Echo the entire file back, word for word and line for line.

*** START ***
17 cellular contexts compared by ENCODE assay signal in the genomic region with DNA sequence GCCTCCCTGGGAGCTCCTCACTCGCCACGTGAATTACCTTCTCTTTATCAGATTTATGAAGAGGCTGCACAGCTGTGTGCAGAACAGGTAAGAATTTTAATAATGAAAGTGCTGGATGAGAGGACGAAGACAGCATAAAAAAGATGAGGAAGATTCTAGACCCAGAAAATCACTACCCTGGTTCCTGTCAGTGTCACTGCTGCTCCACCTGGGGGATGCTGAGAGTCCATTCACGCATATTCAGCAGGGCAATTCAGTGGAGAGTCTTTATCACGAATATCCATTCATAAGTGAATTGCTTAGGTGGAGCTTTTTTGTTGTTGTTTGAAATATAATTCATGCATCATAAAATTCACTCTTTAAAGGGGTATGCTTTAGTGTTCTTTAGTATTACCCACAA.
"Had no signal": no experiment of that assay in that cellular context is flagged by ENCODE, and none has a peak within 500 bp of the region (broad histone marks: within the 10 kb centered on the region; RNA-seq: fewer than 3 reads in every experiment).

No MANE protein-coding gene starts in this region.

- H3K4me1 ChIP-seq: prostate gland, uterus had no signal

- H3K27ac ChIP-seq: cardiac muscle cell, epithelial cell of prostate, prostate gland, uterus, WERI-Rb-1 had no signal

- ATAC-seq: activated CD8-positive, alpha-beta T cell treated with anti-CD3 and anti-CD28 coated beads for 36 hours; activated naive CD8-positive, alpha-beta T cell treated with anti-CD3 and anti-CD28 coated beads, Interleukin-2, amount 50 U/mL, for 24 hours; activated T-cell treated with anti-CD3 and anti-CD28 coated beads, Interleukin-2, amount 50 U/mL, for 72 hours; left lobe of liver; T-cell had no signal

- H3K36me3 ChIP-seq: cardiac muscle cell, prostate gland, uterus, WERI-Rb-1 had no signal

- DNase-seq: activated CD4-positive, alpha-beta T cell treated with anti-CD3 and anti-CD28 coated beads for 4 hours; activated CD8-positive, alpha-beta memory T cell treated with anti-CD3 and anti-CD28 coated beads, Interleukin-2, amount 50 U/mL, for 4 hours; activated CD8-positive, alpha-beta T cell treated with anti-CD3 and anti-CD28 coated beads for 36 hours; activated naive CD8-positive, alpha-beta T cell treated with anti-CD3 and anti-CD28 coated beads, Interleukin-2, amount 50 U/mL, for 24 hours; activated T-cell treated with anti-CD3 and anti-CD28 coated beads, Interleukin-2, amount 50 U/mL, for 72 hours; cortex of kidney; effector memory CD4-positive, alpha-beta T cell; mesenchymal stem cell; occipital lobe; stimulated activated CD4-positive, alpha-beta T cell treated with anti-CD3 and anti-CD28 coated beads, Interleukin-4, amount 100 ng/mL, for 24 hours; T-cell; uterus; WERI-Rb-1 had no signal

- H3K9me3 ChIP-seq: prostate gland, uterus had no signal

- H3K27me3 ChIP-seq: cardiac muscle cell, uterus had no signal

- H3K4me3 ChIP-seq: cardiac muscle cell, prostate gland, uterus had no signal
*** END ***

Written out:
17 cellular contexts compared by ENCODE assay signal in the genomic region with DNA sequence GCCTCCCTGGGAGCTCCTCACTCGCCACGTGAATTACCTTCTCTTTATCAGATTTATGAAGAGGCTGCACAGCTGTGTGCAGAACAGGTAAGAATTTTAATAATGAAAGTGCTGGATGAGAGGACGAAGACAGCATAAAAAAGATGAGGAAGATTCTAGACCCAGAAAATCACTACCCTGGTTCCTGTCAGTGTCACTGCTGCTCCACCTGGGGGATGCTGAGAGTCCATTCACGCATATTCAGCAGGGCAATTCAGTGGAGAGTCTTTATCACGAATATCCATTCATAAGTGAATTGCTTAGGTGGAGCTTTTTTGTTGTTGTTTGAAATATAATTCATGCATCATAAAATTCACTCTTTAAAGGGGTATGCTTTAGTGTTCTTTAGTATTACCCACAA.
"Had no signal": no experiment of that assay in that cellular context is flagged by ENCODE, and none has a peak within 500 bp of the region (broad histone marks: within the 10 kb centered on the region; RNA-seq: fewer than 3 reads in every experiment).

No MANE protein-coding gene starts in this region.

- H3K4me1 ChIP-seq: prostate gland, uterus had no signal

- H3K27ac ChIP-seq: cardiac muscle cell, epithelial cell of prostate, prostate gland, uterus, WERI-Rb-1 had no signal

- ATAC-seq: activated CD8-positive, alpha-beta T cell treated with anti-CD3 and anti-CD28 coated beads for 36 hours; activated naive CD8-positive, alpha-beta T cell treated with anti-CD3 and anti-CD28 coated beads, Interleukin-2, amount 50 U/mL, for 24 hours; activated T-cell treated with anti-CD3 and anti-CD28 coated beads, Interleukin-2, amount 50 U/mL, for 72 hours; left lobe of liver; T-cell had no signal

- H3K36me3 ChIP-seq: cardiac muscle cell, prostate gland, uterus, WERI-Rb-1 had no signal

- DNase-seq: activated CD4-positive, alpha-beta T cell treated with anti-CD3 and anti-CD28 coated beads for 4 hours; activated CD8-positive, alpha-beta memory T cell treated with anti-CD3 and anti-CD28 coated beads, Interleukin-2, amount 50 U/mL, for 4 hours; activated CD8-positive, alpha-beta T cell treated with anti-CD3 and anti-CD28 coated beads for 36 hours; activated naive CD8-positive, alpha-beta T cell treated with anti-CD3 and anti-CD28 coated beads, Interleukin-2, amount 50 U/mL, for 24 hours; activated T-cell treated with anti-CD3 and anti-CD28 coated beads, Interleukin-2, amount 50 U/mL, for 72 hours; cortex of kidney; effector memory CD4-positive, alpha-beta T cell; mesenchymal stem cell; occipital lobe; stimulated activated CD4-positive, alpha-beta T cell treated with anti-CD3 and anti-CD28 coated beads, Interleukin-4, amount 100 ng/mL, for 24 hours; T-cell; uterus; WERI-Rb-1 had no signal

- H3K9me3 ChIP-seq: prostate gland, uterus had no signal

- H3K27me3 ChIP-seq: cardiac muscle cell, uterus had no signal

- H3K4me3 ChIP-seq: cardiac muscle cell, prostate gland, uterus had no signal